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LINDA (TOPASH) YAZEL

Artist biography

LINDA (TOPASH) YAZEL

Musko Bahnase (Red Bird)
Potawatomi/Ojibway
Buchanan, Michigan

Image of Linda (Topash) Yazel

When Linda Yazel was young she was not exposed to much of her native culture, despite the fact that her mother was an Ojibway master beadworker from Manitoulin Island, Ontario, and her father was a full-blooded Potawatomi from the Pokagon Band in Dowagiac, Michigan. Because she regrets this loss of contact with her heritage, she and her family have spent the last 20 years learning the traditional ways of their elders. Yazel learned the basic techniques of beadwork from her mother and now beads on a regular basis with her cousins and aunts.

She feels compelled to teach others so that traditional skills will not be lost and so that others outside her culture can appreciate the beauty of her craft. She has taught at the Detroit Institute of Arts, Krasl Art Center in St. Joseph, Michigan, and the Fernwood Nature Center in Niles, Michigan. She was recently commissioned by Central Michigan University to create traditional beadwork for the Museum of Natural and Cultural History. One of her pieces is displayed at the Anishnabek exhibit at the Public Museum of Grand Rapids.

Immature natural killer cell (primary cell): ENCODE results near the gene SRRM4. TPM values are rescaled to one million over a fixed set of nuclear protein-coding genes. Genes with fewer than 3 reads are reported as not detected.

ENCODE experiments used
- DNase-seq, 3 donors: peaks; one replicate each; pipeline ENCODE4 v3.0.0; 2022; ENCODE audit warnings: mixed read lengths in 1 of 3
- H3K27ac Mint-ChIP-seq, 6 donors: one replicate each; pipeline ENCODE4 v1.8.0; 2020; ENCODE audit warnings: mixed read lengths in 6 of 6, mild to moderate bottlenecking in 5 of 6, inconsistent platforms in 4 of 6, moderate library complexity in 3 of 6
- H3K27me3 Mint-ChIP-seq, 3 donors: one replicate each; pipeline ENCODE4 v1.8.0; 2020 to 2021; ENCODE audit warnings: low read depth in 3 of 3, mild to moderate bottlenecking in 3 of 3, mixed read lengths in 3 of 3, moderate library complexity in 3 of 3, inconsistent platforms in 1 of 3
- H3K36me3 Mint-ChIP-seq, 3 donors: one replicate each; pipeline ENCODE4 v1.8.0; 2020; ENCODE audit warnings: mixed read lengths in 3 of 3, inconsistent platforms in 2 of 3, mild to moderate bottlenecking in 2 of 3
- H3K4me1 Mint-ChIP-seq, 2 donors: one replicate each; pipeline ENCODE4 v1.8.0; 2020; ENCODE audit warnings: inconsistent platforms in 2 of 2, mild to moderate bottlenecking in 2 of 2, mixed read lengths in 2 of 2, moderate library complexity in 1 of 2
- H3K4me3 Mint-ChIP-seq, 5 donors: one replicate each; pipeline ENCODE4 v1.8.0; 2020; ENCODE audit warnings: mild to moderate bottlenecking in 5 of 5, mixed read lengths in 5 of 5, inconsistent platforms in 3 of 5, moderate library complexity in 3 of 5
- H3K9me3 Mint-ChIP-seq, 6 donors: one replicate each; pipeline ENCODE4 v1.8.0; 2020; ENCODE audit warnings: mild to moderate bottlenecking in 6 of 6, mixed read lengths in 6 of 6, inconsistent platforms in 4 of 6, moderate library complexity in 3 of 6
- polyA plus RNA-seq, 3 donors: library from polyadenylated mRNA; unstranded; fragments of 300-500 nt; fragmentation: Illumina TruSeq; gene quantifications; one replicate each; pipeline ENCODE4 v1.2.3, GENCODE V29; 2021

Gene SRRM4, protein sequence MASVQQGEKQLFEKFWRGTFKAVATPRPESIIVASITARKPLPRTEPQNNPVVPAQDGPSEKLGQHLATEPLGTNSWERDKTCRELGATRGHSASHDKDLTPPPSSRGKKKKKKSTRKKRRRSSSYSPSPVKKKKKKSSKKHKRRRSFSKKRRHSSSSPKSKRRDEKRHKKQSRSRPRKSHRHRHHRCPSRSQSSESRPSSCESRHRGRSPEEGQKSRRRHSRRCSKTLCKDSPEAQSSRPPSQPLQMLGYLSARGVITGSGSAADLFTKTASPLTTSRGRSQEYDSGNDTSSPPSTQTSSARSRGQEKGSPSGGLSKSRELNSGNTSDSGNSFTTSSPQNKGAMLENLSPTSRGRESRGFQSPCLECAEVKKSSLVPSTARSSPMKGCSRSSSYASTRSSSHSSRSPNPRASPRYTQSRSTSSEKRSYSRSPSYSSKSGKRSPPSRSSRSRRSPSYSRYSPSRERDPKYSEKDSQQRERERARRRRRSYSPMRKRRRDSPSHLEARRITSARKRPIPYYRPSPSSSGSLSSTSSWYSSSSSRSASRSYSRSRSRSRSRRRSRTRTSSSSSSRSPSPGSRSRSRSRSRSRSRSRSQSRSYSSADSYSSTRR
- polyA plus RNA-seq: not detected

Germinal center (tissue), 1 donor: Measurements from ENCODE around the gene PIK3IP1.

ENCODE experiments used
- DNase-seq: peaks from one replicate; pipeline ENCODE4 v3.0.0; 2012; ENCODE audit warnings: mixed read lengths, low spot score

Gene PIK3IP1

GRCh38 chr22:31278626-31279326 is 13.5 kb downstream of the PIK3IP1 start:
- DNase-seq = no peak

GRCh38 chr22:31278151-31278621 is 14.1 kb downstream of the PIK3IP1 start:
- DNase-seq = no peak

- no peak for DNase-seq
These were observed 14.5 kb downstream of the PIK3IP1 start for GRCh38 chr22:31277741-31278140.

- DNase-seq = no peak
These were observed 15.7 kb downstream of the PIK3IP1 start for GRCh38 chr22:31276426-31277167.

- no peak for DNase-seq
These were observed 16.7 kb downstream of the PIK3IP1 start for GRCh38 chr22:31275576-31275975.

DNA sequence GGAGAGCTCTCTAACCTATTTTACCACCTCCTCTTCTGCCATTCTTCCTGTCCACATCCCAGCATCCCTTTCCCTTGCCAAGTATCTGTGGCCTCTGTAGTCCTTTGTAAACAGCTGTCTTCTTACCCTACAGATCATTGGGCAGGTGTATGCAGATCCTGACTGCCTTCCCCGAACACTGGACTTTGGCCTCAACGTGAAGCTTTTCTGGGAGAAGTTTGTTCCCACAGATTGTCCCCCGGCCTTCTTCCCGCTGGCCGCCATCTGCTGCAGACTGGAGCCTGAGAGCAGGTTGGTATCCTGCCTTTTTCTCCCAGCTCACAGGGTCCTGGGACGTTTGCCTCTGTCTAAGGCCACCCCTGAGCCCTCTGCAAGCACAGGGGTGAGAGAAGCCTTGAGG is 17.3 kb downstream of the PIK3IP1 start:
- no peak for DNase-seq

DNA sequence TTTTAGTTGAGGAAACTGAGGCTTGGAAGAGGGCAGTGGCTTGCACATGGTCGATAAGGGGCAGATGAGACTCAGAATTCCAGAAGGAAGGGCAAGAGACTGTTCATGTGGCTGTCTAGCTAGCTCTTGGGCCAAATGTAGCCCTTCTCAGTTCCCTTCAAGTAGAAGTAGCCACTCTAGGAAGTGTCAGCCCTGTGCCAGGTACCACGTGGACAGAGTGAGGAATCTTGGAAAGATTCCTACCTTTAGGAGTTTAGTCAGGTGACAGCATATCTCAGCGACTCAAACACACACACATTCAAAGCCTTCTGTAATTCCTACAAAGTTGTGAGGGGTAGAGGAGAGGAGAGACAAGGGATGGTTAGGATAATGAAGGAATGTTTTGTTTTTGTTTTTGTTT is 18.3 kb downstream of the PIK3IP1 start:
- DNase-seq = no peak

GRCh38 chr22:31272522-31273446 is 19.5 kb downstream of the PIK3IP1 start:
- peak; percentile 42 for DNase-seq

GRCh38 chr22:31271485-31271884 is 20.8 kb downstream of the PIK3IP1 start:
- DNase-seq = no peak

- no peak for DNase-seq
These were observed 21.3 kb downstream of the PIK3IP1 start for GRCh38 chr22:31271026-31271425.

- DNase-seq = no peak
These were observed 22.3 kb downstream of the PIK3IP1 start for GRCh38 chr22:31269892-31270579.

Yazel expresses the cultural heritage of her people primarily through the use of split-loom jewelry design and traditional materials such as porcupine quills and small glass beads. To keep her work fresh and new, she also uses buttons and semi-precious stones.

Artist's work

Image of Barrette, necklace, and earrings by Linda (Topash) YazelObject measurements and display specifications:

Linda (Topash) Yazel
Barrette, necklace, and earrings, 1994
Barrette: beads and porcupine quills
Necklace and earrings; beads (split loom)
Barrette: 6 1/4" x 4 1/2"
Necklace: 20 1/4"
Earrings: 4 5/8" x 3/4"
Sisters of the Great Lakes Collection
MSU Museum 7594.6
MSU Museum 7594.5
MSU Museum 7594.4

Objects held in wall mounted case: length = 24 inches; height = 26 inches; interior depth = 4 inches. Case mounts on split batten or hang bar. Barrette, necklace and earrings are secured on wall of jewelry case by coated wire mounts which are permanently fitted into case. Silver ornament is mounted in back of jewelry case with covered metal hooks. Hooks are permanently fixed within case.